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Thursday, Feb 09, 2023

Hong Kong leader upbeat on quarantine-free travel to mainland next year

Hong Kong leader upbeat on quarantine-free travel to mainland next year

City leader John Lee says talks with mainland officials over easing of cross-border Covid-19 restrictions have restarted.

Hong Kong leader John Lee Ka-chiu has struck an optimistic note over possible quarantine-free travel with mainland China next year, as he revealed talks with officials across the border on easing Covid-19 travel measures had recently restarted.

Lee on Saturday said he would adopt a step-by-step strategy in the negotiations, including fighting for more quarantine slots for residents who wanted to cross the land border, as well as for allowing truck drivers to benefit from less restrictive regulations.

“Quarantine-free travel with the mainland in 2023 is a very realistic possibility to me,” Lee told media representatives at a closed-doors event at the Hong Kong News-Expo.

“I know you may need a time frame on when in 2023. I hope it will be as soon as possible, as I am burning with impatience too. But I am confident about it.”


Chief Executive John Lee (centre) leaves the Hong Kong News-Expo after a closed doors briefing session.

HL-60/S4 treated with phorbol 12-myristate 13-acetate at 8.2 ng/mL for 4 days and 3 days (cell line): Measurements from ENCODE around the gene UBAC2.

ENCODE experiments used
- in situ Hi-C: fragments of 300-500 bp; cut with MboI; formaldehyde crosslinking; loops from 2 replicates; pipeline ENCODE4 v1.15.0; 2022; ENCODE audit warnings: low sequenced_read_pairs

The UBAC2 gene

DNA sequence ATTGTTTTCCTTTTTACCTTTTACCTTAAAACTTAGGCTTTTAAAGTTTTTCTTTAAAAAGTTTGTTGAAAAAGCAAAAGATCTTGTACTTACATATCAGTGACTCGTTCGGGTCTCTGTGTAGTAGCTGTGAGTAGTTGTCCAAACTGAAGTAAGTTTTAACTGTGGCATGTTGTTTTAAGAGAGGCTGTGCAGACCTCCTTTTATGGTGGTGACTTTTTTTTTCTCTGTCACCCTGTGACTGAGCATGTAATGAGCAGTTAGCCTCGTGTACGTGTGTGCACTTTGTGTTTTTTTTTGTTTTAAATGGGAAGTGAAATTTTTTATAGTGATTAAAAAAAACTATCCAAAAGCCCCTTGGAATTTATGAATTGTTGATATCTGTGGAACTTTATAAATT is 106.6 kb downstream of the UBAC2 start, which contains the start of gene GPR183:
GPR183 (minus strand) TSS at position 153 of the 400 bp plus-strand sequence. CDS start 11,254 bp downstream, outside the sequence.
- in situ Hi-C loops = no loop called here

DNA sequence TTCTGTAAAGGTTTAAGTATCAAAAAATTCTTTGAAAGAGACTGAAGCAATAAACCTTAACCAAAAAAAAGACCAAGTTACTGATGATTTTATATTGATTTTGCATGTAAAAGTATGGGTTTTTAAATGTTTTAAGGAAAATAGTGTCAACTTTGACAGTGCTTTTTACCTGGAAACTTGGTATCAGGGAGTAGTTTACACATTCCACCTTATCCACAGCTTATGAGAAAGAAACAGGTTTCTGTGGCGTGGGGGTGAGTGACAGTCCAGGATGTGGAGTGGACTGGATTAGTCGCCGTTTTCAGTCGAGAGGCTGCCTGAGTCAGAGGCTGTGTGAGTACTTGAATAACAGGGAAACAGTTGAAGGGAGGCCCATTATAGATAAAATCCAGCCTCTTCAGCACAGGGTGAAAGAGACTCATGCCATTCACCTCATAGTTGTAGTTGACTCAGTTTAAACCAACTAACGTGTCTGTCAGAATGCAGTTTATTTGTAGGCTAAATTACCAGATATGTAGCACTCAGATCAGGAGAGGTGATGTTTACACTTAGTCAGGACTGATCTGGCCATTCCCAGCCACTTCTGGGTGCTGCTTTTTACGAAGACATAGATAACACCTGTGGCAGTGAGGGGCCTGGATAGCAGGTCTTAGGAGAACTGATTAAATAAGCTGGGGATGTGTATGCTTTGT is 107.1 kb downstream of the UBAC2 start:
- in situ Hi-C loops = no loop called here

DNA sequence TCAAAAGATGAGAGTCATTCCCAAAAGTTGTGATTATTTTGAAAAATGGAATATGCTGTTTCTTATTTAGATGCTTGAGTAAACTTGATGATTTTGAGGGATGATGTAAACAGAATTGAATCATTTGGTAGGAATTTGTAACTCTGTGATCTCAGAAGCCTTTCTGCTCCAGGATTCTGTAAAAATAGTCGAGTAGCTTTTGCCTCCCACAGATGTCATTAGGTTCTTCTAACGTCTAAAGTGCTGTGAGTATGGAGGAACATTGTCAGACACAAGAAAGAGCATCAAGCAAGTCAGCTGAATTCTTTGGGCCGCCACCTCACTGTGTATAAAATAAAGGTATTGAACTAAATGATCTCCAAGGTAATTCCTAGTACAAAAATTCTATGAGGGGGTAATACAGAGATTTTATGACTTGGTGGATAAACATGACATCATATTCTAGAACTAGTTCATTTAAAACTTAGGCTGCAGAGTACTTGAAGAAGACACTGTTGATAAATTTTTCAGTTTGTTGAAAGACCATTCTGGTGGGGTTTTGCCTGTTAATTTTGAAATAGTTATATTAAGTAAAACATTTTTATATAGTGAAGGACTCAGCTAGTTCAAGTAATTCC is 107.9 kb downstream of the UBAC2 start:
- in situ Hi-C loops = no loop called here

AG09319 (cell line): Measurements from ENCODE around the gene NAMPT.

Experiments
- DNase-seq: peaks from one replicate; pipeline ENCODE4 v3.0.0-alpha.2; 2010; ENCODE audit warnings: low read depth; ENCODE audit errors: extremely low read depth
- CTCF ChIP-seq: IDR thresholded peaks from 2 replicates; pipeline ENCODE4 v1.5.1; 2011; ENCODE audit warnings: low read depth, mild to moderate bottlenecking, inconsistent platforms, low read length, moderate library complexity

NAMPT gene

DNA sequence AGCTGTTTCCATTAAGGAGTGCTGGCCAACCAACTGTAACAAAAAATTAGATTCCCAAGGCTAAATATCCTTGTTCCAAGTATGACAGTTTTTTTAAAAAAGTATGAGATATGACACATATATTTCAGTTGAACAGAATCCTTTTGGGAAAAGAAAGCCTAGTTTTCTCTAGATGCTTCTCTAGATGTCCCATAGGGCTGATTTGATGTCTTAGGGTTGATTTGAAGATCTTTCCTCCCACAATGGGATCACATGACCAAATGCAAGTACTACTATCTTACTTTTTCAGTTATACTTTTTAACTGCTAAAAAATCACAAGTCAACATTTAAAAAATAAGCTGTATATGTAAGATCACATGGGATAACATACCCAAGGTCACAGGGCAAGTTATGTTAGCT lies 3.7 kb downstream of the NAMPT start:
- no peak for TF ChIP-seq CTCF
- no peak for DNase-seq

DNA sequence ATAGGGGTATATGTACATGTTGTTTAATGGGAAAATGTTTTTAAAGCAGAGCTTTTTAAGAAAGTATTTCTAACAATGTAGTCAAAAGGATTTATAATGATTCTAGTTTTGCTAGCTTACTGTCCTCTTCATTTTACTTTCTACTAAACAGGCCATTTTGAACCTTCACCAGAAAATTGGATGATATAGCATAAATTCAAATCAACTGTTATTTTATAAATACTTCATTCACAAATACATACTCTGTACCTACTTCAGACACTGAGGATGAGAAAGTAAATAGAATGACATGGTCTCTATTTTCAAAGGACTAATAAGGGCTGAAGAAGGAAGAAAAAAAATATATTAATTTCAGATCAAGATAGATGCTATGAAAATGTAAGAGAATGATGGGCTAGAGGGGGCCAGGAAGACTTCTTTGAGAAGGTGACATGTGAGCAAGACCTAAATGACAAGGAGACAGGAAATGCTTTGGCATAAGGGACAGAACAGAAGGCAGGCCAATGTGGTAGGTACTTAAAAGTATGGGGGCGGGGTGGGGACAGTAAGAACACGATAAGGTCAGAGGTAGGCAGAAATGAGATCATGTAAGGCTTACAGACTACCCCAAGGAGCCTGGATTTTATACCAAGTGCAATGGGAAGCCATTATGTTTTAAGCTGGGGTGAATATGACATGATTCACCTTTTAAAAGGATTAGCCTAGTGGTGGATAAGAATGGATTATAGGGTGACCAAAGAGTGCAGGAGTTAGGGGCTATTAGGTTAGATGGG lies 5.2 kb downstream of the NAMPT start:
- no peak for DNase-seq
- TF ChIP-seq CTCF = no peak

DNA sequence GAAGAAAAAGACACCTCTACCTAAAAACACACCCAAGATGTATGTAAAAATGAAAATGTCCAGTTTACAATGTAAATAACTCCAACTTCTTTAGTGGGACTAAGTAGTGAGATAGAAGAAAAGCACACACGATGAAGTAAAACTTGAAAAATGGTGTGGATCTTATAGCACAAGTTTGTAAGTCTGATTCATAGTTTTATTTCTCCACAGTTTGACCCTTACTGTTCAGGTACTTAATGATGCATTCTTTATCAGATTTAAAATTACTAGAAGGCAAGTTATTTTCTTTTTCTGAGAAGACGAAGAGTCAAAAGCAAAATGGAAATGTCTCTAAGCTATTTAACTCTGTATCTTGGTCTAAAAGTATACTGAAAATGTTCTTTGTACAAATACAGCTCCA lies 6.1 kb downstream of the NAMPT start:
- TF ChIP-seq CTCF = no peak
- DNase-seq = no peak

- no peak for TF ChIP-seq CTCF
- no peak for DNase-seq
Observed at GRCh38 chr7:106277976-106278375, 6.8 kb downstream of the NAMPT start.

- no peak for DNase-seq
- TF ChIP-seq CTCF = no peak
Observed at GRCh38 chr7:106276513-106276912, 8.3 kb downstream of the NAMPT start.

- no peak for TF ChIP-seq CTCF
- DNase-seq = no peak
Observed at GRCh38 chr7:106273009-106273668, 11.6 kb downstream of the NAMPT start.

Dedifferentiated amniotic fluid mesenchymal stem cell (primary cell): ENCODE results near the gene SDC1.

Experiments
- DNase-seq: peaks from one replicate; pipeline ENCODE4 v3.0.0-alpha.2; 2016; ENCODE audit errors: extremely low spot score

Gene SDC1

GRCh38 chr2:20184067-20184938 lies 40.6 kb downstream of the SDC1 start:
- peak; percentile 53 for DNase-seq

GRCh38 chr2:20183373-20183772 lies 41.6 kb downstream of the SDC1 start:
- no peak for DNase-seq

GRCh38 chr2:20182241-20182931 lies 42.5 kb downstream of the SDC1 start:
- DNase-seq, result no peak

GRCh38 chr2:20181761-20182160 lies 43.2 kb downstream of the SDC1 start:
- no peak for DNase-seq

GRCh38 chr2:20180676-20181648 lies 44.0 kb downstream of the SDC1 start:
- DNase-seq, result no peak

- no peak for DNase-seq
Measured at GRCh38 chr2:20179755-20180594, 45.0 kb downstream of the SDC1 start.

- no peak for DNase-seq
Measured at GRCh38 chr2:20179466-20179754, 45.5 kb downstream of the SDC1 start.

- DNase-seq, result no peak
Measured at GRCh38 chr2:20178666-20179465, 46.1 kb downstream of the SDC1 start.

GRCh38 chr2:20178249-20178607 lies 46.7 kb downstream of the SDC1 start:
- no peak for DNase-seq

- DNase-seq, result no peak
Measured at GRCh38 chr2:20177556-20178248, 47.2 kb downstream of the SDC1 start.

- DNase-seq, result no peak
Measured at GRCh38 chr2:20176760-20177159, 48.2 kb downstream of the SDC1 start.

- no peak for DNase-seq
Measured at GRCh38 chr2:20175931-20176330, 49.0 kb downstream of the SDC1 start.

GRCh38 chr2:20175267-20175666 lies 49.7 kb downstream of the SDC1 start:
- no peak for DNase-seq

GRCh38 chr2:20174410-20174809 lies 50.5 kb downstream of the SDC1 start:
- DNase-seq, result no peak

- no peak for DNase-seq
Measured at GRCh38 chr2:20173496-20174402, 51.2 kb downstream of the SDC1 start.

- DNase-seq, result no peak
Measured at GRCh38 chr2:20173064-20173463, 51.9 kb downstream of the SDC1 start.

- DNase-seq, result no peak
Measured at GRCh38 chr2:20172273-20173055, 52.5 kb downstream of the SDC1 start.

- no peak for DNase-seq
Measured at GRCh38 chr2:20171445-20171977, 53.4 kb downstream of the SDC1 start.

Lee explained he had to consider the risks for his mainland counterparts, rather than fighting for the city alone.

He said there should be “win-win” solutions for all concerned, instead of just benefits for Hong Kong.

Lee highlighted that there was more leeway after Beijing’s long-awaited easing of coronavirus precautions. Relaxations announced on Wednesday included minimising the use of polymerase chain reaction tests and screening.

People on the mainland with mild or asymptomatic Covid-19 infections will also be able to isolate at home under new nationwide instructions.

Lee said Hong Kong was in talks with authorities in Shenzhen and Guangdong province on the potential for increased connections with the two areas.

“I am pragmatic … I hope to make relaxations for certain groups first. For example, cross-border truck drivers are the one that suffer the most,” Lee said.

He added he also hoped to increase the lottery quota of 2,000 people a day allowed to cross into the mainland.

“We keep making our counterparts say ‘yes’, and when they say ‘yes’ on a lot of small issues, they will say ‘yes’ to bigger matters. That’s my strategy,” Lee said.

“It’s all about management science. We were taught how to achieve the desired outcome by getting the counterparty to say ‘yes’.

Lee’s administration has faced mounting calls from the business and tourism sectors for quarantine-free travel with the mainland to be restarted as soon as possible.

Some suggested a reopening before the Lunar New Year break next month.

Lee said he understood the business sector’s demands, but that he had to look after the well-being of the city’s population of 7 million.

He added he also had to consider a vulnerable elderly population and the ability of the city’s healthcare system to cope with an increase in Covid-19 cases.

Allan Zeman, a nightlife and entertainment magnate, said Lee’s statement was “very good news”.

Zeman added that he hoped reopening the city to the mainland and the international community could be done in tandem.